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Bel Canto, Bella Lingua: The Italian Connection
Part 1: Operatic Singing Style
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• Italian Song and Speech
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by Simi K. Valley

The term bel canto (beautiful singing), has probably meant different things at different periods in music history, but its origins are shrouded in the past.

The vocal works of Mozart, as well as such Italian composers as Donizetti, Bellini, Rossini and the early works of Verdi, are considered to fall under the rubric of bel canto. These composers crafted vocal works with long, often florid, phrases that showcased the singer's vocal prowess and pyrotechnic capabilities. Both long, sustained legato phrases (sostenuto) and rapid passages requiring agility (fioritura) characterize the bel canto vocal line.

Thus, beautiful vocal lines were characteristic of this music; the other half of the bel canto equation is that the art of vocal production or vocal technique had been elevated to such a high level of skill and refinement, that bel canto was actually a marriage of consummate vocal technique and the beauty of composition. So both the singing itself and the music written for the voice were "bellissimi."

Who were the bel canto singers? The vocal music composed throughout the seventeenth century placed ever increasing demands on the singer, and by the eighteenth century such demands were considerable. By this time, the famed castrati sang both soprano and mezzo soprano parts in both church music and opera. These castrated Italian males were groomed from childhood for their musical careers. Their breath capacity and vocal agility are legendary.

As the castrati were dying out, women began to sing the parts which naturally fit their higher vocal registers. In more recent times, several women have become celebrated for their interpretation of bel canto heroines. These operas typically feature female roles requiring a coloratura soprano range—one who can sing florid arias with passages that display the singer's high notes and ease in singing runs, trills and other vocal ornaments. Several fairly recent champions of the bel canto style of singing include the late Maria Callas, Anna Moffo, and Dame Joan Sutherland, who was molded into a famed exponent of the bel canto school by her husband and conductor, Richard Bonynge.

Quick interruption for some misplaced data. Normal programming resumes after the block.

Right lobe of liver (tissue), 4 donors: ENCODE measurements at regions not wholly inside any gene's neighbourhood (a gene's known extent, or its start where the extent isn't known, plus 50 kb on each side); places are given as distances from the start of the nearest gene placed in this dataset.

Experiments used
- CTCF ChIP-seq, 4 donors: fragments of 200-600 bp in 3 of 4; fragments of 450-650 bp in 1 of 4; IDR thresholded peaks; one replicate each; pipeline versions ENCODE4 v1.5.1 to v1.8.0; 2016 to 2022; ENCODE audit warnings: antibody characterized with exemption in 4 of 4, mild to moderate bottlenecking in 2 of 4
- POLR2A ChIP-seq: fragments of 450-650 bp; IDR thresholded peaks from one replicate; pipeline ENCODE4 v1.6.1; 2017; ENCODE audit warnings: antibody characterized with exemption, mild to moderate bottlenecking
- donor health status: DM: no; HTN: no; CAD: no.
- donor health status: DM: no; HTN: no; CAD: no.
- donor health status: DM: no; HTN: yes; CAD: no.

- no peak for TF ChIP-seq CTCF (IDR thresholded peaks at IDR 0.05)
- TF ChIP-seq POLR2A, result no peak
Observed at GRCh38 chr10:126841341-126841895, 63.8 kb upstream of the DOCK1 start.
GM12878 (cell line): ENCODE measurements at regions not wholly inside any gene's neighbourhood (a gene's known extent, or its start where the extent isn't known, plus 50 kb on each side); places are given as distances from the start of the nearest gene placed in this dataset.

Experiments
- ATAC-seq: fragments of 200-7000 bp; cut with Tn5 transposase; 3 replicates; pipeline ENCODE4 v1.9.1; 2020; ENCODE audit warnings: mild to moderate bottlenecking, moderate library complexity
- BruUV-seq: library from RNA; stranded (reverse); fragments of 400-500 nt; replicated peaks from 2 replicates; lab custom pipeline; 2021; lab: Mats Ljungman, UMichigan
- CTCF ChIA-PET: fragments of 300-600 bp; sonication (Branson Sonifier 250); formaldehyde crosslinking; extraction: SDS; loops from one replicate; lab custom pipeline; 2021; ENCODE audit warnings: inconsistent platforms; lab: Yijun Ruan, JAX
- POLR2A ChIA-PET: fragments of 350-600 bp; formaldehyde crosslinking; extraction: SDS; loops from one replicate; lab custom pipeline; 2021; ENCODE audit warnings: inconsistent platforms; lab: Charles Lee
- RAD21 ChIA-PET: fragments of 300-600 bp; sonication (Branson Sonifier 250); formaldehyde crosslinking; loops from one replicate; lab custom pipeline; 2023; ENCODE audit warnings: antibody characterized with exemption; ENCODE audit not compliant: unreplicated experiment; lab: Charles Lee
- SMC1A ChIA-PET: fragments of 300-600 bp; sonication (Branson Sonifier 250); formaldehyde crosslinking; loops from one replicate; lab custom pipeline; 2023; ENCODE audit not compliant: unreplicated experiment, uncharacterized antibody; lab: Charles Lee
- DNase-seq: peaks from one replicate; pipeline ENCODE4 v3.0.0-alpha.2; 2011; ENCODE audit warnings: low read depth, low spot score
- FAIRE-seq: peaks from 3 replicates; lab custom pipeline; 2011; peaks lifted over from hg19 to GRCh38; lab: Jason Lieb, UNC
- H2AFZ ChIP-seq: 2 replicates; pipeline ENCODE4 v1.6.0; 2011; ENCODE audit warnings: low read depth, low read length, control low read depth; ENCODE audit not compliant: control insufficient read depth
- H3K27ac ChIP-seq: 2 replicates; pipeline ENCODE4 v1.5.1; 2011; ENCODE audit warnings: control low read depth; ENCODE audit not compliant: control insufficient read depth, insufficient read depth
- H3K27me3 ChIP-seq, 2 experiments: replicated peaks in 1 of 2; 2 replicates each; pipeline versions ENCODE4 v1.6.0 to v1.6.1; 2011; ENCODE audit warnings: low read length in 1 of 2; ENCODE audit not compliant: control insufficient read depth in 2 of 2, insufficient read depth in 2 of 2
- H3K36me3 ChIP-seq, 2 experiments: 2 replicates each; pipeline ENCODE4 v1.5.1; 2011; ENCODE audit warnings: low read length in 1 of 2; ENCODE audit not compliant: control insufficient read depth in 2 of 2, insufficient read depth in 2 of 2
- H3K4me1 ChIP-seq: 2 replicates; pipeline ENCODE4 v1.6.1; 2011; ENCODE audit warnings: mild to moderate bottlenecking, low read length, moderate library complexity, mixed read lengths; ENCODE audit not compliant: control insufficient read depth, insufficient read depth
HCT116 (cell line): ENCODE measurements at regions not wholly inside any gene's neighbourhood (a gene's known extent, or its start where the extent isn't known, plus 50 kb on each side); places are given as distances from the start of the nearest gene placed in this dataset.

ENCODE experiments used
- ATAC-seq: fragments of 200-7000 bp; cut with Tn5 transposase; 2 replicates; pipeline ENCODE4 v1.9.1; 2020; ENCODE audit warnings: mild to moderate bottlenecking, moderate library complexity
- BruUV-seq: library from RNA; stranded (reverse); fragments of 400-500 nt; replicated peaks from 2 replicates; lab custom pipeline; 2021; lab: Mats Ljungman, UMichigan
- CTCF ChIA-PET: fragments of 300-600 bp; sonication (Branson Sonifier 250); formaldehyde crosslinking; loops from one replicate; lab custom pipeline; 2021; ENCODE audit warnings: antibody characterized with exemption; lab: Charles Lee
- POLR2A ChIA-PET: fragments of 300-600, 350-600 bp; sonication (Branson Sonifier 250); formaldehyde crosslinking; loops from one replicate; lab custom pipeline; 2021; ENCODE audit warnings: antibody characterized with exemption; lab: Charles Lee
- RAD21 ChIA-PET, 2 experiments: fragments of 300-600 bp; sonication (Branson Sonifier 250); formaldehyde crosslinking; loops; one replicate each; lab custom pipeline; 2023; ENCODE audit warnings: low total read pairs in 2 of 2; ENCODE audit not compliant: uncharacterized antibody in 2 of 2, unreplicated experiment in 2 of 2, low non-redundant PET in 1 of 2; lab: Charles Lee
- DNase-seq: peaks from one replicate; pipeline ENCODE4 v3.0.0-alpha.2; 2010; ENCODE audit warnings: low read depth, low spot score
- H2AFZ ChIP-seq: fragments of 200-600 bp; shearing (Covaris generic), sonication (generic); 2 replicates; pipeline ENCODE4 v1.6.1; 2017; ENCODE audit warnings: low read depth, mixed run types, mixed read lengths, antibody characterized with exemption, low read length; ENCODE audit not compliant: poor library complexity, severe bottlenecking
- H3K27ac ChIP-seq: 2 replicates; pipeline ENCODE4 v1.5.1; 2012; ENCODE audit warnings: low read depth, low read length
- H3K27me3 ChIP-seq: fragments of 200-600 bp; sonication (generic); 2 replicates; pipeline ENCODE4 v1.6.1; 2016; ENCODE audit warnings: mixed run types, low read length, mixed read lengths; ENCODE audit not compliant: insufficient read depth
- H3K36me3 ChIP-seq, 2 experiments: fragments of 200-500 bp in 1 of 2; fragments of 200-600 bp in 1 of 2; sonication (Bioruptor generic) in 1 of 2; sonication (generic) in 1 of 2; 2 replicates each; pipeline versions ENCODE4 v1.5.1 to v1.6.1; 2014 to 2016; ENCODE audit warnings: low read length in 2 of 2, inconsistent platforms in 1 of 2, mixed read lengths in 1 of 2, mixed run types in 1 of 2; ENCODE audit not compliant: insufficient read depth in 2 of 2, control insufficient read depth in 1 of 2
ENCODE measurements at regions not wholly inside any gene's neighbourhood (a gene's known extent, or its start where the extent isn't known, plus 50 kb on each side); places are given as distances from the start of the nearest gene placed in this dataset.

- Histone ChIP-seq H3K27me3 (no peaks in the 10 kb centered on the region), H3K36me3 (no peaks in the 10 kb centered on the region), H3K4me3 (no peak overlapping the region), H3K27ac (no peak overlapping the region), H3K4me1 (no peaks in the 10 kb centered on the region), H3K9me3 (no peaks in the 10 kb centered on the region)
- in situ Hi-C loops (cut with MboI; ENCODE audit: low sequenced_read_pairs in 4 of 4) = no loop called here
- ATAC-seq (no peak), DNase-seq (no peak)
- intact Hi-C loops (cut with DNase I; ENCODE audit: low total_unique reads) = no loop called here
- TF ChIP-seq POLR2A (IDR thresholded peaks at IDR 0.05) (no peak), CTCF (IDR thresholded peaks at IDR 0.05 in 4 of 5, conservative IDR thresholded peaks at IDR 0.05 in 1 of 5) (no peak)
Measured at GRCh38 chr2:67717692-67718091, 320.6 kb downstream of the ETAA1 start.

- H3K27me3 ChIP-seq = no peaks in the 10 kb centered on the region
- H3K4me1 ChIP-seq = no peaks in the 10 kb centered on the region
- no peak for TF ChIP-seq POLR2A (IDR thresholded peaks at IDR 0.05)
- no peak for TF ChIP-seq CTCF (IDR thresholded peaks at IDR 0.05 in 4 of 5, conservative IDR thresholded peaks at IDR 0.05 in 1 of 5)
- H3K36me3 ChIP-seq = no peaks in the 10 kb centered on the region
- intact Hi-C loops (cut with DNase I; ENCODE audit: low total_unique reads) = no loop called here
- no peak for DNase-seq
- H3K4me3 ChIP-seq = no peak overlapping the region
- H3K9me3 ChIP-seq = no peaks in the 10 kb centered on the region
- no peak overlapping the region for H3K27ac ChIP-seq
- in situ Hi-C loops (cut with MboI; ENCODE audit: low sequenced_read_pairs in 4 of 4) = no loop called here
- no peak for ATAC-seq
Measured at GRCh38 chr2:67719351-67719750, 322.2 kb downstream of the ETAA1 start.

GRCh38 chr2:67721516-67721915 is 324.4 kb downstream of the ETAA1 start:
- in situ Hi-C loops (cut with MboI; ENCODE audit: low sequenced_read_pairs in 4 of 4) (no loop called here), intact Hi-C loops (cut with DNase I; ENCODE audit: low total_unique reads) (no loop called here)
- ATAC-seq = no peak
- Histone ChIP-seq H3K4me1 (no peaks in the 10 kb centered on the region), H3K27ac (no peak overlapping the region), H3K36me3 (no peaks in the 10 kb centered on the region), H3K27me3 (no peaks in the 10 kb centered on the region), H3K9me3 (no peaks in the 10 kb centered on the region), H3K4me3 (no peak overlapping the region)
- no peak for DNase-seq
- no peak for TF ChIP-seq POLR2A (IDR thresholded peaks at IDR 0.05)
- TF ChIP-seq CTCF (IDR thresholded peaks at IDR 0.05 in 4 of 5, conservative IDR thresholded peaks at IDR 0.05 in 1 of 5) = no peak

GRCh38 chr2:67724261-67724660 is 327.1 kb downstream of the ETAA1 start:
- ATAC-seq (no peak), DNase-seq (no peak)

I am indebted to Richard Miller, a former professor of singing at Oberlin College Conservatory of Music and the author of numerous books on singing technique and vocal pedagogy, and Carole Blum, opera singer and first–class voice instructor in the Southern California area, for much of this information on Italian language and vocal production. Professor Miller has noted in his book, National Schools of Singing, that several countries have developed their particular vocal styles or "schools" of singing—the French, the Italian, the German, and the English. He then goes on to show that in each case, the spoken language influenced and shaped its particular vocal school. The Italian school of singing has produced singers with a characteristic noble posture which encourages proper breathing to produce the most beautiful sound—so beautiful, in fact, that the Italian school of singing is now the international standard for opera superstars.

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